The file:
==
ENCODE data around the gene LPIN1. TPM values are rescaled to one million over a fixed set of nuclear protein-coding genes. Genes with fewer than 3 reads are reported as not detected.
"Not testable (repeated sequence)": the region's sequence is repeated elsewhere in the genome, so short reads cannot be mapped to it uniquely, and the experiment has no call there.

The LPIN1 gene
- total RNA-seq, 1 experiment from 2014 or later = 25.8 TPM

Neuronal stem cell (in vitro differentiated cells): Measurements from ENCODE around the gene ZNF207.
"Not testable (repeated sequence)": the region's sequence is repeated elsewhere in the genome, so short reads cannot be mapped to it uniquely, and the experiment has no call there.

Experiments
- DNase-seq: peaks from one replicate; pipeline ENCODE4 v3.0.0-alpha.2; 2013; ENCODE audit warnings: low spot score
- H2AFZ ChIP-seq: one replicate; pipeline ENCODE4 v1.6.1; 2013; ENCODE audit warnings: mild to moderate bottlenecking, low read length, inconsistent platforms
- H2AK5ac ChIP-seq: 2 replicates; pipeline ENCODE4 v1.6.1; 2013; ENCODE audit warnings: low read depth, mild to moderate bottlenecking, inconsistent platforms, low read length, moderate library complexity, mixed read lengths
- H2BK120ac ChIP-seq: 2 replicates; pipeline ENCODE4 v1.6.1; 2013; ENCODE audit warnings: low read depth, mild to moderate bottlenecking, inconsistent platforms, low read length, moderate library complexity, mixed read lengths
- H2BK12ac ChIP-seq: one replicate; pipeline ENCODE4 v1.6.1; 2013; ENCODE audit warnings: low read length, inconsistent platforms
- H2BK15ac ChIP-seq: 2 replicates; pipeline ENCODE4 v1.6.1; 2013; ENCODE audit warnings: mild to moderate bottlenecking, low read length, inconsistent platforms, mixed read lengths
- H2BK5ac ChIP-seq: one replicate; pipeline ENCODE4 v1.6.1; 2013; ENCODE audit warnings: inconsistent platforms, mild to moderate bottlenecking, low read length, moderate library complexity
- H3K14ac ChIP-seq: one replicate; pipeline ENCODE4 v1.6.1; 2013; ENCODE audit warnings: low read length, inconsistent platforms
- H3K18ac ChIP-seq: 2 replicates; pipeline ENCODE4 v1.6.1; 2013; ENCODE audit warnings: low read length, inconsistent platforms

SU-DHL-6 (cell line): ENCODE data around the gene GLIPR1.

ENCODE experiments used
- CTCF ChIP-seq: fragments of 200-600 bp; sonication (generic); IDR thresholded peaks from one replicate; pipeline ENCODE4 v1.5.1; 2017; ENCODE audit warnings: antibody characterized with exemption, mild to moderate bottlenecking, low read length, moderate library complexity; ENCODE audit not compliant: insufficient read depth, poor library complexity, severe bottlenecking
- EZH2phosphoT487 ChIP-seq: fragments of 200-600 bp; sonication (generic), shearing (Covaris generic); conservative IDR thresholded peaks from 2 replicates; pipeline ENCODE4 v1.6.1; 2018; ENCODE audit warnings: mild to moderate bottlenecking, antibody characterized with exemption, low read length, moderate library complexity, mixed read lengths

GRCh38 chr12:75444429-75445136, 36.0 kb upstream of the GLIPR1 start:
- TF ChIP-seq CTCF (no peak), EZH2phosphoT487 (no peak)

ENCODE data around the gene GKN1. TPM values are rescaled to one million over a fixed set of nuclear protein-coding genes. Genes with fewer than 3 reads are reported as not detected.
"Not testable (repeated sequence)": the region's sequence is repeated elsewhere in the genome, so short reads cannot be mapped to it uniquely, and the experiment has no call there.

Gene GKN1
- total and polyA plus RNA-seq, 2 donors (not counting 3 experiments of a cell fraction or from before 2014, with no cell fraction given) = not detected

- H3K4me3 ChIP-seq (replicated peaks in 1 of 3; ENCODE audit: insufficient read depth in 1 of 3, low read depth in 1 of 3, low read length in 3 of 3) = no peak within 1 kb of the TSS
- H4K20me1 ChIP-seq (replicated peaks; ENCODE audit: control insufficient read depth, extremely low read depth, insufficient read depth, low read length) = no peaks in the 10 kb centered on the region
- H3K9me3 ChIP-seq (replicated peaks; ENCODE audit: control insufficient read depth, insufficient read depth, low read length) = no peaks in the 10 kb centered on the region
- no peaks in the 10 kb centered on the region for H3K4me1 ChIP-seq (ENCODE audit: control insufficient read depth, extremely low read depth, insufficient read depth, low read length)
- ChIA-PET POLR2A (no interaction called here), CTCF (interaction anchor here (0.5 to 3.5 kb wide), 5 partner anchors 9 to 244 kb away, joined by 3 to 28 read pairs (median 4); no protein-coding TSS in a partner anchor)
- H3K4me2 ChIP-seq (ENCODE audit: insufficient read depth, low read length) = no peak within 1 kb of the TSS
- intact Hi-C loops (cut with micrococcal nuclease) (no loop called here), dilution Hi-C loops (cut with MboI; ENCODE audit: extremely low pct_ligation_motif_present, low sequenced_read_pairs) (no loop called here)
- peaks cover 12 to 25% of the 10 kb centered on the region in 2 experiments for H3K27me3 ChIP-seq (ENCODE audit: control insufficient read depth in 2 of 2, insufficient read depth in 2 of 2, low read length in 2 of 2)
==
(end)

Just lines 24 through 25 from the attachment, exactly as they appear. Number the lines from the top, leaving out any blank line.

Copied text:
"Not testable (repeated sequence)": the region's sequence is repeated elsewhere in the genome, so short reads cannot be mapped to it uniquely, and the experiment has no call there.

Gene GKN1